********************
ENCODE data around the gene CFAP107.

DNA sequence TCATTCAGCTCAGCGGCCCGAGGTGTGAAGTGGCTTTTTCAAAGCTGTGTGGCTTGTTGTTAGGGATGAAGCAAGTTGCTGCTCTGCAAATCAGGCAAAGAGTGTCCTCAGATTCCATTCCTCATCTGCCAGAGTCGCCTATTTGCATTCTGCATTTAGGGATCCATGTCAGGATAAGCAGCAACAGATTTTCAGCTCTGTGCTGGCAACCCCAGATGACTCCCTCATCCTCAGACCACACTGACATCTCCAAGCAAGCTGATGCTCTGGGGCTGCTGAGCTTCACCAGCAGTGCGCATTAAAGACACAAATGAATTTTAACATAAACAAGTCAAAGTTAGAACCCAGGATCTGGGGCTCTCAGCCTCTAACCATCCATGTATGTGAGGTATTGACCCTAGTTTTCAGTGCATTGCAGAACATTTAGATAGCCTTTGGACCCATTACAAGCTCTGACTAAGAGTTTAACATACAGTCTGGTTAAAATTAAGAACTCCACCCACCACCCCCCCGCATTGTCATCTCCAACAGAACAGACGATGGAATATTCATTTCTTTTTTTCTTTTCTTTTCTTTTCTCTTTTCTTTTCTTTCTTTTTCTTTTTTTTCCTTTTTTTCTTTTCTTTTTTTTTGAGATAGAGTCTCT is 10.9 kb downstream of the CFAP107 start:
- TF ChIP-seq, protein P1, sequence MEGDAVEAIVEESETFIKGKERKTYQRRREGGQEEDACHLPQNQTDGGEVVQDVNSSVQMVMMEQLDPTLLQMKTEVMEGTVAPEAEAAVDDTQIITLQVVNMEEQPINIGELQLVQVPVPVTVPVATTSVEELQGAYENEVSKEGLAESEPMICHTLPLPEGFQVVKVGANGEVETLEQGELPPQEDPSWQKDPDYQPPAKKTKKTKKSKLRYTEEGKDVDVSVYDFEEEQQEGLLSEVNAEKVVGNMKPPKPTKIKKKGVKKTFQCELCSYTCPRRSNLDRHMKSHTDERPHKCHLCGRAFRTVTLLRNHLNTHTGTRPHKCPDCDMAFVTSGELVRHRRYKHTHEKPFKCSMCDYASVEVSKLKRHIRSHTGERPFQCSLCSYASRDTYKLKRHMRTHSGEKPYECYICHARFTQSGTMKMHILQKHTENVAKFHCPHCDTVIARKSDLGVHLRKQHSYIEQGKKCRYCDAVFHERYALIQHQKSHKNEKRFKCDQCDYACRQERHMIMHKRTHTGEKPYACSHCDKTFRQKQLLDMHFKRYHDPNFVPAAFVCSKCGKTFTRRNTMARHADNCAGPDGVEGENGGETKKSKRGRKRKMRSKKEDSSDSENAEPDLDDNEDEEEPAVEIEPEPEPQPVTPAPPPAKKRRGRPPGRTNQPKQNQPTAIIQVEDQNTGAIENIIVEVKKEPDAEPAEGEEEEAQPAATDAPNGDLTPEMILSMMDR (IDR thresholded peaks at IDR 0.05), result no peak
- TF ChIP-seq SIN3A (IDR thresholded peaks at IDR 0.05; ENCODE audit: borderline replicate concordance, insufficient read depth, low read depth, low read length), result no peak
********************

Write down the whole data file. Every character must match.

ENCODE data around the gene CFAP107.

DNA sequence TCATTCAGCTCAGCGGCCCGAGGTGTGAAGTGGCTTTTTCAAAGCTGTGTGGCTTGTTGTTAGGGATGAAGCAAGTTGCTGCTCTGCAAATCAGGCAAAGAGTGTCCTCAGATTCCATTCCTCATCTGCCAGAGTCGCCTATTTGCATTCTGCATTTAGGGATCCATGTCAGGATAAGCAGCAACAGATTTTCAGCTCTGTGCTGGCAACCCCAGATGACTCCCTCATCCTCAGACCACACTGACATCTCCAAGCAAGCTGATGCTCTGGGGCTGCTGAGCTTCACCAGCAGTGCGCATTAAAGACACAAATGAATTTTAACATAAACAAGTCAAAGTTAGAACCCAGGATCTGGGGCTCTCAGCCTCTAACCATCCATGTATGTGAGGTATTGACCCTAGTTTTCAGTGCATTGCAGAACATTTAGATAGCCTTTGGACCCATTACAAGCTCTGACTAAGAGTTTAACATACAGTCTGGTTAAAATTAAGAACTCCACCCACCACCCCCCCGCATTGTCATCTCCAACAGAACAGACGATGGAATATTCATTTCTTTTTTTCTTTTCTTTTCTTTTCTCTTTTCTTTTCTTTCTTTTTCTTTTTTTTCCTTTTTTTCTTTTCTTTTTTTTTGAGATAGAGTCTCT is 10.9 kb downstream of the CFAP107 start:
- TF ChIP-seq, protein P1, sequence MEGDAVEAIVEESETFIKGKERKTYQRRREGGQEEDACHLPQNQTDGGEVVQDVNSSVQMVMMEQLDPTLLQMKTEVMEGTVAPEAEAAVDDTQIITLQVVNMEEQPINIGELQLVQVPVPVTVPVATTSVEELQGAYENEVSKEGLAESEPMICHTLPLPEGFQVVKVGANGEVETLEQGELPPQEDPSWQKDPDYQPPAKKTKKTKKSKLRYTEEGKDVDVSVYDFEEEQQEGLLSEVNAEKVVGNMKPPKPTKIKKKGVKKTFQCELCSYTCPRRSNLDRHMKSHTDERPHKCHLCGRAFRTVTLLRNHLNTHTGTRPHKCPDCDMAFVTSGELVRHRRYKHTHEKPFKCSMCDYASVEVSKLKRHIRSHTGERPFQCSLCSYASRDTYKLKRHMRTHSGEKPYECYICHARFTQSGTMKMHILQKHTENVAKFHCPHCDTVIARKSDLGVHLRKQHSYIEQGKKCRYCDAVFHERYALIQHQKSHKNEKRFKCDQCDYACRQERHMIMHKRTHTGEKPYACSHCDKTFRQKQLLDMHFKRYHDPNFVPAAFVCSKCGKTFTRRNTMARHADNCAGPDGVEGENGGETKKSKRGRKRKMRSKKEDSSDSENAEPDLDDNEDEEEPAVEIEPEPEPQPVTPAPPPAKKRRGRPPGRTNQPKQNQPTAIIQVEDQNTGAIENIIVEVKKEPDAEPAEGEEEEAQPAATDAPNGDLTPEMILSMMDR (IDR thresholded peaks at IDR 0.05), result no peak
- TF ChIP-seq SIN3A (IDR thresholded peaks at IDR 0.05; ENCODE audit: borderline replicate concordance, insufficient read depth, low read depth, low read length), result no peak